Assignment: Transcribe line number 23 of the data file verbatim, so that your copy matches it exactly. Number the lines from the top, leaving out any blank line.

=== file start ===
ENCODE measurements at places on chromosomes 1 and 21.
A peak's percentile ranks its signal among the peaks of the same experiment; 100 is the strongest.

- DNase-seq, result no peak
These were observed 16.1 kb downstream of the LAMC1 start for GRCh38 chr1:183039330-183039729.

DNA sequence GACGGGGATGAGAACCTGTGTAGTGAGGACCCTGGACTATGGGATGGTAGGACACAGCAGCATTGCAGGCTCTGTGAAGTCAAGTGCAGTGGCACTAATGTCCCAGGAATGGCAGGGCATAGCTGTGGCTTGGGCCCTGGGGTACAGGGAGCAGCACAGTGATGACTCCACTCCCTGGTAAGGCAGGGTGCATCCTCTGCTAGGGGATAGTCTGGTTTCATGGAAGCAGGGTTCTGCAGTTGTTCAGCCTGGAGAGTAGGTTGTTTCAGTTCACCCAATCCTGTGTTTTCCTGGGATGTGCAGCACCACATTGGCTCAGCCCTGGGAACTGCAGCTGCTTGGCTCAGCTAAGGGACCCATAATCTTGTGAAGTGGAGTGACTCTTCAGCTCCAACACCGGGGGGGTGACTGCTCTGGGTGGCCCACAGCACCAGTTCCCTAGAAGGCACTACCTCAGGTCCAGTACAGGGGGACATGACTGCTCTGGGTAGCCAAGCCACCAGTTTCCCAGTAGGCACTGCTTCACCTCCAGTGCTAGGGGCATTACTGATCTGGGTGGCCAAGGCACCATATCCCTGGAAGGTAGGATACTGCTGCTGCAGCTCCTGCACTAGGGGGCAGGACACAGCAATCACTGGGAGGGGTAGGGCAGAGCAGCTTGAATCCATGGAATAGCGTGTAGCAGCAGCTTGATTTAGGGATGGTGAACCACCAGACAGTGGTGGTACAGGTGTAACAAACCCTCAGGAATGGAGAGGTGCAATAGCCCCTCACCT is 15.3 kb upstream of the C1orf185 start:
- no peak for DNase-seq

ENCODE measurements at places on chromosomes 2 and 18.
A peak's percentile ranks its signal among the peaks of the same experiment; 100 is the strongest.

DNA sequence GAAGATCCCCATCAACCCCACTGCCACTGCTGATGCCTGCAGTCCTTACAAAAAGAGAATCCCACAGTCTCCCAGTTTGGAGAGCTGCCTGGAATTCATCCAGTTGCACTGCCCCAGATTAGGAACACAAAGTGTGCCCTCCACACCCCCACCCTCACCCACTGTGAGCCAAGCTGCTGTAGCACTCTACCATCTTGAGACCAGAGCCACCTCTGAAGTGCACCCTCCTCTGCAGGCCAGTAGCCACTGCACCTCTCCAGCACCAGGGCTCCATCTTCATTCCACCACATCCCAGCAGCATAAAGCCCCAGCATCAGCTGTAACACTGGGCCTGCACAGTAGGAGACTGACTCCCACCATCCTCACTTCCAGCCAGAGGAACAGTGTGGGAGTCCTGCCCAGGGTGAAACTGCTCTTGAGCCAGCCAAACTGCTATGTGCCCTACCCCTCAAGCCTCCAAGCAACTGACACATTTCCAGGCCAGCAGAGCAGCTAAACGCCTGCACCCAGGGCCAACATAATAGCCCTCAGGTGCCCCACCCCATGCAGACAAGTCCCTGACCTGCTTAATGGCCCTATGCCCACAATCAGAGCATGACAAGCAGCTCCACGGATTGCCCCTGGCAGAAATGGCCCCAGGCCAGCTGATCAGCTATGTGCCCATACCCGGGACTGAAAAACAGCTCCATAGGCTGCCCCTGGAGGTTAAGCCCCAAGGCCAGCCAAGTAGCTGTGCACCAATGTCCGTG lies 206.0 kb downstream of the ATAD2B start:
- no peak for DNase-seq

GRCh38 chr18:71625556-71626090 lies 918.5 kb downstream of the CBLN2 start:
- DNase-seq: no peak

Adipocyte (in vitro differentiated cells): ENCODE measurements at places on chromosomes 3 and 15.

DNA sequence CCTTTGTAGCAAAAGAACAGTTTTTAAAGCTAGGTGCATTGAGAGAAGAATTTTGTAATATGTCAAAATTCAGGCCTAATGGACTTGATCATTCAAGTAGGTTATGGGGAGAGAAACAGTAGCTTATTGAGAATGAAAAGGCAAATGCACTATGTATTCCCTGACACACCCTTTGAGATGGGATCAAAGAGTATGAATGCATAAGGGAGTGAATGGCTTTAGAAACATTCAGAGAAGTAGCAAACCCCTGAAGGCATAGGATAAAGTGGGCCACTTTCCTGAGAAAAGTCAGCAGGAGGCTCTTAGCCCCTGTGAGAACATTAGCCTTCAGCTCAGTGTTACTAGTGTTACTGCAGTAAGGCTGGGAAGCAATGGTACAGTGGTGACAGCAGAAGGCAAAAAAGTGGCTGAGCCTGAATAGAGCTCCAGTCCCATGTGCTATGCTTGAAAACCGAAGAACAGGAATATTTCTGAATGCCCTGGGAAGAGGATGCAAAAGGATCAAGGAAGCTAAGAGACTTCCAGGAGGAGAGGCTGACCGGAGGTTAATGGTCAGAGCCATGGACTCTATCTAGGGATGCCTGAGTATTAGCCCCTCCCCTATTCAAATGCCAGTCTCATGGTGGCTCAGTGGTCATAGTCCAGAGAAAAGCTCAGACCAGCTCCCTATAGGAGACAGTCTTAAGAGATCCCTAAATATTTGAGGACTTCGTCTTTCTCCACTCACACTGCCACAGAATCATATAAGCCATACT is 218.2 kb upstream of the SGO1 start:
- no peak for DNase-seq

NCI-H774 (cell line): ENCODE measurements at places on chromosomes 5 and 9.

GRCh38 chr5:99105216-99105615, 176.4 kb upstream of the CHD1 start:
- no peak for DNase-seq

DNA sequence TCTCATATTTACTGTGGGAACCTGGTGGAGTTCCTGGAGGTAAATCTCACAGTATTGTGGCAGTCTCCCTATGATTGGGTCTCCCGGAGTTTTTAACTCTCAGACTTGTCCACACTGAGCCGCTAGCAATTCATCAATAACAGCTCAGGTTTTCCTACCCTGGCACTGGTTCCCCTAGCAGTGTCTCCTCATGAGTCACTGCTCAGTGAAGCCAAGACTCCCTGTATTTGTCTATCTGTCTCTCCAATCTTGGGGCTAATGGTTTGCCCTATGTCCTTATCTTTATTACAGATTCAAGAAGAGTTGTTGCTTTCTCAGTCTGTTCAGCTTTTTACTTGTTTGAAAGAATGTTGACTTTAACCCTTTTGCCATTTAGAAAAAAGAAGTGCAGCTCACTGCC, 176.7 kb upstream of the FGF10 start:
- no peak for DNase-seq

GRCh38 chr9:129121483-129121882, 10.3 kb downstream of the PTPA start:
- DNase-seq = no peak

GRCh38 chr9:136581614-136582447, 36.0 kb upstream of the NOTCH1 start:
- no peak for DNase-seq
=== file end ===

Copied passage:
GRCh38 chr9:136581614-136582447, 36.0 kb upstream of the NOTCH1 start: